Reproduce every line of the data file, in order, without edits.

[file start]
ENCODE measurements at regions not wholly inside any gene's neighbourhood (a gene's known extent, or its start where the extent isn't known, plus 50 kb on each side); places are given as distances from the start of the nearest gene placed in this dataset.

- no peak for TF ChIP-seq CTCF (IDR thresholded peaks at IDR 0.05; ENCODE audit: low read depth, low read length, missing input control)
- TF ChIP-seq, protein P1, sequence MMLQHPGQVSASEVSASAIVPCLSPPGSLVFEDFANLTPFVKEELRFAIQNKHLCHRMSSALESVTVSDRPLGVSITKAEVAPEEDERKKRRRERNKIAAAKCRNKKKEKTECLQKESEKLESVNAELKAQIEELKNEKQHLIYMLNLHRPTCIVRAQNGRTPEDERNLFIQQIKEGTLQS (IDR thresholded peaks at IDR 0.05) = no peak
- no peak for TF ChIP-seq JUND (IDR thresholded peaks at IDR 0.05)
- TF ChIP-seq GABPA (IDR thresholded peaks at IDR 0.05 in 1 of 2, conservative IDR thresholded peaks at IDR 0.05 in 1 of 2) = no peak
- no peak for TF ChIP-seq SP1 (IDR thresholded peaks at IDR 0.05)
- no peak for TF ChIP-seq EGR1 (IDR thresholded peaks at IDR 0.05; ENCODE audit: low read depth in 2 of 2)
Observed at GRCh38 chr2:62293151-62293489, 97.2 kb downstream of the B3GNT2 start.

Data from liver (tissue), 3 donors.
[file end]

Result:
ENCODE measurements at regions not wholly inside any gene's neighbourhood (a gene's known extent, or its start where the extent isn't known, plus 50 kb on each side); places are given as distances from the start of the nearest gene placed in this dataset.

- no peak for TF ChIP-seq CTCF (IDR thresholded peaks at IDR 0.05; ENCODE audit: low read depth, low read length, missing input control)
- TF ChIP-seq, protein P1, sequence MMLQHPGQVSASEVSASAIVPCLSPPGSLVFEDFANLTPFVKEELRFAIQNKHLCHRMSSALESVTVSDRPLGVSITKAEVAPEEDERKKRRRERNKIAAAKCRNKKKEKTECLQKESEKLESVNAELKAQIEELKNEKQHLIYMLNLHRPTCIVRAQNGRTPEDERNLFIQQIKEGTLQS (IDR thresholded peaks at IDR 0.05) = no peak
- no peak for TF ChIP-seq JUND (IDR thresholded peaks at IDR 0.05)
- TF ChIP-seq GABPA (IDR thresholded peaks at IDR 0.05 in 1 of 2, conservative IDR thresholded peaks at IDR 0.05 in 1 of 2) = no peak
- no peak for TF ChIP-seq SP1 (IDR thresholded peaks at IDR 0.05)
- no peak for TF ChIP-seq EGR1 (IDR thresholded peaks at IDR 0.05; ENCODE audit: low read depth in 2 of 2)
Observed at GRCh38 chr2:62293151-62293489, 97.2 kb downstream of the B3GNT2 start.

Data from liver (tissue), 3 donors.